We arrived in Kupang, West Timor to a very gusty and windy day. It’s nowhere near as lush and humid as Bali and it felt like a completely different place. In fact, it is remarkably similar to some parts of northern Australia. It’s the dry season, but there had been unusual amounts of rain and our intended destination had, in fact, been washed out.
I’ve never travelled with a group of 20 before and it took longer than usual to get out of the airport, locate our cars and drivers before heading off to lunch in Kupang at a “seaside restaurant” where we eat some interesting and never seen foods before. Fiona was brave enough to try the avocado, condensed milk and chocolate drink. I was attracted to the condensed milk but put off by the thought of avocado drink. As it turned out it was a good choice. I had a more standard coconut drink.
After lunch we set off for the town of Soe in the highlands. We had been warned to bring our jumpers as Soe is cold. On the way we passed the lowland rice farms and saw the refugee camps that housed refugees from East Timor post independence. It appears they didn’t integrate into West Timor as well as they might have. West Timor has a history of waves of immigration from other places back hundreds of years at least. We are told that many of the East Timorese went back or dispersed, certainly the refugee camps appeared to be empty.
Soe was cold! And there was a stiff wind. Here’s a picture of us huddled around having a drink before dinner, all wearing our entire travelling wardrobe (we just took a subset of our Bali clothes and left the rest behind).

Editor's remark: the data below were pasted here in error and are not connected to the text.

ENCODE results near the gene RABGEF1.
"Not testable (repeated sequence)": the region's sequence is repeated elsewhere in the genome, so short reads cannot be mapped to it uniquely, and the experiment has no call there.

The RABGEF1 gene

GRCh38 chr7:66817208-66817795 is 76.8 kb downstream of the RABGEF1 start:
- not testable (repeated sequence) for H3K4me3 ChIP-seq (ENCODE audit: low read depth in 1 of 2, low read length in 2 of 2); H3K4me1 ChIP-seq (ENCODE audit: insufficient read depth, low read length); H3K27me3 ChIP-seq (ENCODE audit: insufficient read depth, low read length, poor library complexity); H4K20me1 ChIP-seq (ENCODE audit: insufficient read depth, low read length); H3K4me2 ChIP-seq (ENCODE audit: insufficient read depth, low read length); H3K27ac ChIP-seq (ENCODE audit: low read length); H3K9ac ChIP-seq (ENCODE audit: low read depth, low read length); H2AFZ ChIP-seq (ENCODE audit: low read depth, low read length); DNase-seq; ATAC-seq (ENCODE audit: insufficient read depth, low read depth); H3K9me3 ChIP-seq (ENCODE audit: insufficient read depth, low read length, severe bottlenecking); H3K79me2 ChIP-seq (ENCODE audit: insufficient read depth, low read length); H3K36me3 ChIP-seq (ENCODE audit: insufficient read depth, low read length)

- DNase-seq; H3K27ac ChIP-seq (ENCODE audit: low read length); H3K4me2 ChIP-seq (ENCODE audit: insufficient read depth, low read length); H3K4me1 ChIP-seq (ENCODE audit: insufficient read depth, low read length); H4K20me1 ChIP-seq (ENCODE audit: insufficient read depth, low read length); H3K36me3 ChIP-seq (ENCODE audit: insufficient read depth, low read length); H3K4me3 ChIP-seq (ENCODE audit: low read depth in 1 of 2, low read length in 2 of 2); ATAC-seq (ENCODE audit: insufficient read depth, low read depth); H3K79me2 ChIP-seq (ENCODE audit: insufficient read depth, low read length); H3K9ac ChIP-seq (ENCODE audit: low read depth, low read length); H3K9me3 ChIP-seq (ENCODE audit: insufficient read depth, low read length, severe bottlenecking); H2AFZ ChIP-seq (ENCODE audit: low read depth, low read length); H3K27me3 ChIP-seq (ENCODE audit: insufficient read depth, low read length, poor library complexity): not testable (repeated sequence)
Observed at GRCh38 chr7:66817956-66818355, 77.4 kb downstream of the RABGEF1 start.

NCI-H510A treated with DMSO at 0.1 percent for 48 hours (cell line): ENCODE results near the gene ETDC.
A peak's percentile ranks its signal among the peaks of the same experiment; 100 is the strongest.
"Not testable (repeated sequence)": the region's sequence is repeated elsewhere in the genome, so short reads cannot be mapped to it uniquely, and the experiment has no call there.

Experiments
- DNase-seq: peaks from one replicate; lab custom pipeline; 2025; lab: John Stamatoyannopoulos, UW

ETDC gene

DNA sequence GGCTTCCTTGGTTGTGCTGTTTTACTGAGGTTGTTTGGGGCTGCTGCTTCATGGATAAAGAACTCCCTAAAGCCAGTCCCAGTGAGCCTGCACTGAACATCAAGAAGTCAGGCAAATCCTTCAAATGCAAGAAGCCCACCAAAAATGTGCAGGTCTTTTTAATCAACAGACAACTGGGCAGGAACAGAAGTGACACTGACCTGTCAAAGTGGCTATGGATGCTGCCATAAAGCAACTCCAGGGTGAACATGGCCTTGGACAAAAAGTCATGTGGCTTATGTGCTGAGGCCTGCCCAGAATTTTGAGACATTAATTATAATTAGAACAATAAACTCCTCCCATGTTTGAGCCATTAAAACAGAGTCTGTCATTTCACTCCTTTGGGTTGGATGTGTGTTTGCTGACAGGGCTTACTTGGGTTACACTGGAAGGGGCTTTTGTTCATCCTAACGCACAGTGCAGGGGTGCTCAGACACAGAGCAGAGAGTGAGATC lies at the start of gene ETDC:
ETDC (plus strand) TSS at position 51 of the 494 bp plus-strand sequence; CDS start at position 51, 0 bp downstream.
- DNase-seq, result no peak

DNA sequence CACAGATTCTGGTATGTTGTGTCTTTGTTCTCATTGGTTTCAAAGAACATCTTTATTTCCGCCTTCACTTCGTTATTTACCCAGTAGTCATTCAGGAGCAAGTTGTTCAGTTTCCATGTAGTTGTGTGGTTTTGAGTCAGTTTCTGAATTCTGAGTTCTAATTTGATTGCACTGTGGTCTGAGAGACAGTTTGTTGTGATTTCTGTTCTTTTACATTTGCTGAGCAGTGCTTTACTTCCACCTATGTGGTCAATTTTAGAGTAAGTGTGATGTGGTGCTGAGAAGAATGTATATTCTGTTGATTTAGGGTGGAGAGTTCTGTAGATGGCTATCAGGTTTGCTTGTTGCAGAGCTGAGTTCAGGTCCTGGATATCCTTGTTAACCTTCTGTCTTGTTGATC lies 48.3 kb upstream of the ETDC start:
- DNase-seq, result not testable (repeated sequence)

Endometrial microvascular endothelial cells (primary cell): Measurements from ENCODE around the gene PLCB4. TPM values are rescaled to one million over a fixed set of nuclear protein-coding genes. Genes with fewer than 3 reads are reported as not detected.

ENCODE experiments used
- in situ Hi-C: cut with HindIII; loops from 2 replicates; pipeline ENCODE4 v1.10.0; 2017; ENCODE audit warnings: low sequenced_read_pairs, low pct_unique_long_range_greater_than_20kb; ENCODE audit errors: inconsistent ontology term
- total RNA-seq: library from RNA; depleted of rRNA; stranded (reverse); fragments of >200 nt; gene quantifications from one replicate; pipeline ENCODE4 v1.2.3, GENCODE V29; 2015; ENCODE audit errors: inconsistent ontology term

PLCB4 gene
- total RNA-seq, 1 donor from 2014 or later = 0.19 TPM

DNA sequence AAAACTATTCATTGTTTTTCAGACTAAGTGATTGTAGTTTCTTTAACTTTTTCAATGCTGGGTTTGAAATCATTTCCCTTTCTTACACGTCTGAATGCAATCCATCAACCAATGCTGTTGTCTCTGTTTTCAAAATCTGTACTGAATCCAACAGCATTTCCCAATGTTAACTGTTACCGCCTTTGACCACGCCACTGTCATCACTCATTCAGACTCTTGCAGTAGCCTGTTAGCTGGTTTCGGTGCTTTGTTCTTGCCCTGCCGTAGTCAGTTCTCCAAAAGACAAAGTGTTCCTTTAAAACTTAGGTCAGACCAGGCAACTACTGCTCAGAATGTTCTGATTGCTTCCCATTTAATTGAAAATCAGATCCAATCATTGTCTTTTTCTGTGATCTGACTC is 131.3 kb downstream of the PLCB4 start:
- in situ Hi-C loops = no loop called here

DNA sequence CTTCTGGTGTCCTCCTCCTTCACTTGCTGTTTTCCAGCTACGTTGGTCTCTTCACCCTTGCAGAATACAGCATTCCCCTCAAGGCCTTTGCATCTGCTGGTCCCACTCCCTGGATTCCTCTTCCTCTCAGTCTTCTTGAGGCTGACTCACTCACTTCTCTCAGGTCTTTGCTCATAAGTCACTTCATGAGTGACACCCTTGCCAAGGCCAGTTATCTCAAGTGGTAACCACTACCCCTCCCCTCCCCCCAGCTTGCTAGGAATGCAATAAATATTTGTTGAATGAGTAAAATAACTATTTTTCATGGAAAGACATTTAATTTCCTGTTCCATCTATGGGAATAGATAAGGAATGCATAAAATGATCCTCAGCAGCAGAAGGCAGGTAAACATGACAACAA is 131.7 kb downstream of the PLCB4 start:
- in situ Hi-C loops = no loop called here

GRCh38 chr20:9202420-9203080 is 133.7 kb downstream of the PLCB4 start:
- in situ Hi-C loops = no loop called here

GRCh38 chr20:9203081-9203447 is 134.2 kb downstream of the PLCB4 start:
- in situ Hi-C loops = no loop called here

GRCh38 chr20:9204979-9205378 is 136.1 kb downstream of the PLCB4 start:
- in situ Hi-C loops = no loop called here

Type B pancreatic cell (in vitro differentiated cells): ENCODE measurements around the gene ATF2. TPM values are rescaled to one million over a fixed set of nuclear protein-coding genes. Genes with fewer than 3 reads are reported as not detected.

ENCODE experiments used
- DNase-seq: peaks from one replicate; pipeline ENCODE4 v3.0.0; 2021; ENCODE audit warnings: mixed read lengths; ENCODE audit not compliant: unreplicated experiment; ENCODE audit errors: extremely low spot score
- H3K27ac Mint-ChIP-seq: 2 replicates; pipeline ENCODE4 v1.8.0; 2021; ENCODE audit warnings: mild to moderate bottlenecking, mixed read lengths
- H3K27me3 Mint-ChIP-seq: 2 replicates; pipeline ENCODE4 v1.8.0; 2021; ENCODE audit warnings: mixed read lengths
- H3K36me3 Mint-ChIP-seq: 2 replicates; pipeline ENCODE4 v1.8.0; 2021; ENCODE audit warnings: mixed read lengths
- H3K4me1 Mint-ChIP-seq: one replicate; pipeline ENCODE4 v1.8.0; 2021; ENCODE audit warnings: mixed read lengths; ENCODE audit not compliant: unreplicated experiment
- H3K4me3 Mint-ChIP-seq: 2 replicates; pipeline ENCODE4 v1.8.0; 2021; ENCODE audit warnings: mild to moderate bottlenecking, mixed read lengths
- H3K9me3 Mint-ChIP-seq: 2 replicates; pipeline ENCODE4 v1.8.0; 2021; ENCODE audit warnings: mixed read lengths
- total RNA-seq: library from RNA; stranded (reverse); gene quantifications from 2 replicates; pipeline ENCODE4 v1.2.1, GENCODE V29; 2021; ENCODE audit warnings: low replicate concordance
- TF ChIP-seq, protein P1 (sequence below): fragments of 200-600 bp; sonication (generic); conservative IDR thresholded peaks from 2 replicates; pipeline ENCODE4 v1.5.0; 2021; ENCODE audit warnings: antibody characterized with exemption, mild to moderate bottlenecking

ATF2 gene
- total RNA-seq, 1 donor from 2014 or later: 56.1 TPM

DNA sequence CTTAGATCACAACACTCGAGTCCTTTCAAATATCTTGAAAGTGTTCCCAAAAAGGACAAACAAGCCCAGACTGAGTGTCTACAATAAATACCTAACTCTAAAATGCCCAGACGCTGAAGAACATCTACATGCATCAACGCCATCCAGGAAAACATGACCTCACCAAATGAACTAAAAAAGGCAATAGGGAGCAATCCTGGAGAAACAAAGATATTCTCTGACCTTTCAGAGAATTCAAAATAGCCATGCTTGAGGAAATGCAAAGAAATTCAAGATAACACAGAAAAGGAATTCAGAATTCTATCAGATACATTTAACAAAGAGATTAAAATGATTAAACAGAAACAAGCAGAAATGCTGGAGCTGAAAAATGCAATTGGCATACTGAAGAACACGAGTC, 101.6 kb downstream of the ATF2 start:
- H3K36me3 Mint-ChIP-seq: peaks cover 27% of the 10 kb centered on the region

The Bahagia 2 Hotel was extraordinary. Bahagia means “happy”. We asked what Bahagia 1 was like and was told “not very happy at all.”
To get a picture of the Bahagia 2 imagine a wild west theme complete with statue of cowboy mounted on his rearing horse combined with the best of Asian karaoke bar complete with a wall mounted lobster and you’ve got the picture. Not gelling for you? Here’s the evidence below.
Jean from Threads of Life and Fiona deep in conversation, not even noticing the giant lobster behind them.
I could have taken these chairs home.
Dinner and then breakfast the next morning was basic – no fancy drinks up here! Although someone did manage to find a number of bottles of Guinness. Go figure.
We had been told that West Timor was very poor, so I was surprised to see that the houses seemed relatively solid and well built. Some extraordinary looking houses here! Often painted in wild colours. And churches everywhere. This is protestant area and it’s clear that their Christianity is active. Apparently Islam is unlikely to take much of a hold here because everyone likes eating pig so much. A pictorial post on houses will come soon – I’m amassing the material.